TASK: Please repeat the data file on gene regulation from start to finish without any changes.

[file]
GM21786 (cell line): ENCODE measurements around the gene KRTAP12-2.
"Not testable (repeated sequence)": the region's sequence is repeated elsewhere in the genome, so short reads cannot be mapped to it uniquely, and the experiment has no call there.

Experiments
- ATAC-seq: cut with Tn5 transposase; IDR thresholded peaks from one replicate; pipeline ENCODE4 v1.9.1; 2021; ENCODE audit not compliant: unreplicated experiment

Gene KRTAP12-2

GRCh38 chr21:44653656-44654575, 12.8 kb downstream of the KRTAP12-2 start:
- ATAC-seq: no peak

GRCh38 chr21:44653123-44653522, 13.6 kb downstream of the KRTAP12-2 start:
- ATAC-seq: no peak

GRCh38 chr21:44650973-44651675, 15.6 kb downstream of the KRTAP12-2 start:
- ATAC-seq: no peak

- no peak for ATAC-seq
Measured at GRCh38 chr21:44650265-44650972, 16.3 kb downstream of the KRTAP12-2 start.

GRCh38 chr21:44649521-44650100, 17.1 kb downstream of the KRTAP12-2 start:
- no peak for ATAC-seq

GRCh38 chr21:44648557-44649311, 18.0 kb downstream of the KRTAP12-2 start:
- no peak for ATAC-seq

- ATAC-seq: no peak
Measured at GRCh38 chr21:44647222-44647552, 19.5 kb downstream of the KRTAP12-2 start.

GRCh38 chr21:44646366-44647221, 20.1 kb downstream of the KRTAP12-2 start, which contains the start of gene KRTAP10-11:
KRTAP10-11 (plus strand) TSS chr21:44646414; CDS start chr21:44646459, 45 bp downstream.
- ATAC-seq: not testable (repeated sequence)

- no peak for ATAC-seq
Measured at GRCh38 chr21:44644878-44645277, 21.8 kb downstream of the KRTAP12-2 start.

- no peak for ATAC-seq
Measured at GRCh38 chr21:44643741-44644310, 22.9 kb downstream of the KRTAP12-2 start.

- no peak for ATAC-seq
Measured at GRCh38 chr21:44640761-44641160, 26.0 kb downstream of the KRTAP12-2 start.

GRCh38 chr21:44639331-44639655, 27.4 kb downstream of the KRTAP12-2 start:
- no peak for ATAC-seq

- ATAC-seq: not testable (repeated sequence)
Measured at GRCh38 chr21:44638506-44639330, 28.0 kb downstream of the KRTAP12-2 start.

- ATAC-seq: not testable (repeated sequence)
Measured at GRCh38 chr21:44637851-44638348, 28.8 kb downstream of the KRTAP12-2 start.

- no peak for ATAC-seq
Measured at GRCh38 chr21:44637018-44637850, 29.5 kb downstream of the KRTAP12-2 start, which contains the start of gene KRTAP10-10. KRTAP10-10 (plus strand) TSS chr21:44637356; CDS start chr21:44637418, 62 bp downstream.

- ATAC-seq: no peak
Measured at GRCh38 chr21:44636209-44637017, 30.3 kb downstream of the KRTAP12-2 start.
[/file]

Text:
GM21786 (cell line): ENCODE measurements around the gene KRTAP12-2.
"Not testable (repeated sequence)": the region's sequence is repeated elsewhere in the genome, so short reads cannot be mapped to it uniquely, and the experiment has no call there.

Experiments
- ATAC-seq: cut with Tn5 transposase; IDR thresholded peaks from one replicate; pipeline ENCODE4 v1.9.1; 2021; ENCODE audit not compliant: unreplicated experiment

Gene KRTAP12-2

GRCh38 chr21:44653656-44654575, 12.8 kb downstream of the KRTAP12-2 start:
- ATAC-seq: no peak

GRCh38 chr21:44653123-44653522, 13.6 kb downstream of the KRTAP12-2 start:
- ATAC-seq: no peak

GRCh38 chr21:44650973-44651675, 15.6 kb downstream of the KRTAP12-2 start:
- ATAC-seq: no peak

- no peak for ATAC-seq
Measured at GRCh38 chr21:44650265-44650972, 16.3 kb downstream of the KRTAP12-2 start.

GRCh38 chr21:44649521-44650100, 17.1 kb downstream of the KRTAP12-2 start:
- no peak for ATAC-seq

GRCh38 chr21:44648557-44649311, 18.0 kb downstream of the KRTAP12-2 start:
- no peak for ATAC-seq

- ATAC-seq: no peak
Measured at GRCh38 chr21:44647222-44647552, 19.5 kb downstream of the KRTAP12-2 start.

GRCh38 chr21:44646366-44647221, 20.1 kb downstream of the KRTAP12-2 start, which contains the start of gene KRTAP10-11:
KRTAP10-11 (plus strand) TSS chr21:44646414; CDS start chr21:44646459, 45 bp downstream.
- ATAC-seq: not testable (repeated sequence)

- no peak for ATAC-seq
Measured at GRCh38 chr21:44644878-44645277, 21.8 kb downstream of the KRTAP12-2 start.

- no peak for ATAC-seq
Measured at GRCh38 chr21:44643741-44644310, 22.9 kb downstream of the KRTAP12-2 start.

- no peak for ATAC-seq
Measured at GRCh38 chr21:44640761-44641160, 26.0 kb downstream of the KRTAP12-2 start.

GRCh38 chr21:44639331-44639655, 27.4 kb downstream of the KRTAP12-2 start:
- no peak for ATAC-seq

- ATAC-seq: not testable (repeated sequence)
Measured at GRCh38 chr21:44638506-44639330, 28.0 kb downstream of the KRTAP12-2 start.

- ATAC-seq: not testable (repeated sequence)
Measured at GRCh38 chr21:44637851-44638348, 28.8 kb downstream of the KRTAP12-2 start.

- no peak for ATAC-seq
Measured at GRCh38 chr21:44637018-44637850, 29.5 kb downstream of the KRTAP12-2 start, which contains the start of gene KRTAP10-10. KRTAP10-10 (plus strand) TSS chr21:44637356; CDS start chr21:44637418, 62 bp downstream.

- ATAC-seq: no peak
Measured at GRCh38 chr21:44636209-44637017, 30.3 kb downstream of the KRTAP12-2 start.